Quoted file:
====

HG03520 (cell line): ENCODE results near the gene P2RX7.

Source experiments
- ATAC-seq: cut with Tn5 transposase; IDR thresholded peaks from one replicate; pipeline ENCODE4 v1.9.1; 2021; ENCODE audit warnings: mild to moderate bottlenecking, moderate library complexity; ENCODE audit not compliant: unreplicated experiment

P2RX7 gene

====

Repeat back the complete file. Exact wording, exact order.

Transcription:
HG03520 (cell line): ENCODE results near the gene P2RX7.

Source experiments
- ATAC-seq: cut with Tn5 transposase; IDR thresholded peaks from one replicate; pipeline ENCODE4 v1.9.1; 2021; ENCODE audit warnings: mild to moderate bottlenecking, moderate library complexity; ENCODE audit not compliant: unreplicated experiment

P2RX7 gene